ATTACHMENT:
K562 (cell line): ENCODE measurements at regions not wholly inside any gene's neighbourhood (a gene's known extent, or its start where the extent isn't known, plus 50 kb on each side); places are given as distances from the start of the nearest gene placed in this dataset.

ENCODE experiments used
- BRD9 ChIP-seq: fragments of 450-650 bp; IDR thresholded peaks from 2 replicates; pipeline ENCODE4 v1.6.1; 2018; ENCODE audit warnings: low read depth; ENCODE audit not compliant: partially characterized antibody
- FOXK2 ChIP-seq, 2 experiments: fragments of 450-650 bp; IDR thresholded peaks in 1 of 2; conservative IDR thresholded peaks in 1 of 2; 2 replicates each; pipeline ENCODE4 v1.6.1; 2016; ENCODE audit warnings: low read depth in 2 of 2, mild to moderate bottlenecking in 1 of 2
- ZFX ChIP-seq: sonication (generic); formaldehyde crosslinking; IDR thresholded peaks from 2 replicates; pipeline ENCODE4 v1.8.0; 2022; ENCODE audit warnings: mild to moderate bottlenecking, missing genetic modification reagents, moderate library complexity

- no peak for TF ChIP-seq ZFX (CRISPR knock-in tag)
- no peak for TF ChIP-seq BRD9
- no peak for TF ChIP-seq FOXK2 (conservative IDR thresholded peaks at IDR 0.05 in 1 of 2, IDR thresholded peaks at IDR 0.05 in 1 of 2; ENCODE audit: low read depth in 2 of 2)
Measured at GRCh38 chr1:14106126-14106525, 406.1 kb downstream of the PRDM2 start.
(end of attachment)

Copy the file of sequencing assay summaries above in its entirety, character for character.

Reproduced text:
K562 (cell line): ENCODE measurements at regions not wholly inside any gene's neighbourhood (a gene's known extent, or its start where the extent isn't known, plus 50 kb on each side); places are given as distances from the start of the nearest gene placed in this dataset.

ENCODE experiments used
- BRD9 ChIP-seq: fragments of 450-650 bp; IDR thresholded peaks from 2 replicates; pipeline ENCODE4 v1.6.1; 2018; ENCODE audit warnings: low read depth; ENCODE audit not compliant: partially characterized antibody
- FOXK2 ChIP-seq, 2 experiments: fragments of 450-650 bp; IDR thresholded peaks in 1 of 2; conservative IDR thresholded peaks in 1 of 2; 2 replicates each; pipeline ENCODE4 v1.6.1; 2016; ENCODE audit warnings: low read depth in 2 of 2, mild to moderate bottlenecking in 1 of 2
- ZFX ChIP-seq: sonication (generic); formaldehyde crosslinking; IDR thresholded peaks from 2 replicates; pipeline ENCODE4 v1.8.0; 2022; ENCODE audit warnings: mild to moderate bottlenecking, missing genetic modification reagents, moderate library complexity

- no peak for TF ChIP-seq ZFX (CRISPR knock-in tag)
- no peak for TF ChIP-seq BRD9
- no peak for TF ChIP-seq FOXK2 (conservative IDR thresholded peaks at IDR 0.05 in 1 of 2, IDR thresholded peaks at IDR 0.05 in 1 of 2; ENCODE audit: low read depth in 2 of 2)
Measured at GRCh38 chr1:14106126-14106525, 406.1 kb downstream of the PRDM2 start.